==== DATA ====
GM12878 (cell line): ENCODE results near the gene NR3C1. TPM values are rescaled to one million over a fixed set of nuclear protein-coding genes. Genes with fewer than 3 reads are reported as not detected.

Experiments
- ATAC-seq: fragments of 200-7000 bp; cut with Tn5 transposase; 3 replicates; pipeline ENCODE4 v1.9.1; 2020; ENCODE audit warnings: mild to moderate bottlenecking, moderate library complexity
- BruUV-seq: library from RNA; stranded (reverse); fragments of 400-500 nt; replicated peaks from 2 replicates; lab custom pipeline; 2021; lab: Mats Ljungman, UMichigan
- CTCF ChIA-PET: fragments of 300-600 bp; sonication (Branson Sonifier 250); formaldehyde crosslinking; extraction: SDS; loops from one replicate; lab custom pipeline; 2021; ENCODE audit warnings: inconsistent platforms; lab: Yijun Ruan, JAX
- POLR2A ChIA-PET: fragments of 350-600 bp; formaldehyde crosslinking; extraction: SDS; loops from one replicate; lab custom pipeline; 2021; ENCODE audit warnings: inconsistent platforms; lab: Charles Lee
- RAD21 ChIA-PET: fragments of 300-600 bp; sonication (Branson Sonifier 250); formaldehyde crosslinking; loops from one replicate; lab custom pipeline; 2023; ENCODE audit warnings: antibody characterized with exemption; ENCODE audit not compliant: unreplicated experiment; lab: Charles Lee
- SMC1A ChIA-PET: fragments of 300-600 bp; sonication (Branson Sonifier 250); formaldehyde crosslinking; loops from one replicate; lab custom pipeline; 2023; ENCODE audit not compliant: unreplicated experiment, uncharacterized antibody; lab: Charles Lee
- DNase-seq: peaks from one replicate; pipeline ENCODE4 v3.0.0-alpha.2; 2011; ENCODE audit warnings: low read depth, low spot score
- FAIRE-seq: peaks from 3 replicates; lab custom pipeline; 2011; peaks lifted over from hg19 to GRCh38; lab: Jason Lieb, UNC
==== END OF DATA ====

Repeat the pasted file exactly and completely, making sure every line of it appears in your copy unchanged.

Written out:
GM12878 (cell line): ENCODE results near the gene NR3C1. TPM values are rescaled to one million over a fixed set of nuclear protein-coding genes. Genes with fewer than 3 reads are reported as not detected.

Experiments
- ATAC-seq: fragments of 200-7000 bp; cut with Tn5 transposase; 3 replicates; pipeline ENCODE4 v1.9.1; 2020; ENCODE audit warnings: mild to moderate bottlenecking, moderate library complexity
- BruUV-seq: library from RNA; stranded (reverse); fragments of 400-500 nt; replicated peaks from 2 replicates; lab custom pipeline; 2021; lab: Mats Ljungman, UMichigan
- CTCF ChIA-PET: fragments of 300-600 bp; sonication (Branson Sonifier 250); formaldehyde crosslinking; extraction: SDS; loops from one replicate; lab custom pipeline; 2021; ENCODE audit warnings: inconsistent platforms; lab: Yijun Ruan, JAX
- POLR2A ChIA-PET: fragments of 350-600 bp; formaldehyde crosslinking; extraction: SDS; loops from one replicate; lab custom pipeline; 2021; ENCODE audit warnings: inconsistent platforms; lab: Charles Lee
- RAD21 ChIA-PET: fragments of 300-600 bp; sonication (Branson Sonifier 250); formaldehyde crosslinking; loops from one replicate; lab custom pipeline; 2023; ENCODE audit warnings: antibody characterized with exemption; ENCODE audit not compliant: unreplicated experiment; lab: Charles Lee
- SMC1A ChIA-PET: fragments of 300-600 bp; sonication (Branson Sonifier 250); formaldehyde crosslinking; loops from one replicate; lab custom pipeline; 2023; ENCODE audit not compliant: unreplicated experiment, uncharacterized antibody; lab: Charles Lee
- DNase-seq: peaks from one replicate; pipeline ENCODE4 v3.0.0-alpha.2; 2011; ENCODE audit warnings: low read depth, low spot score
- FAIRE-seq: peaks from 3 replicates; lab custom pipeline; 2011; peaks lifted over from hg19 to GRCh38; lab: Jason Lieb, UNC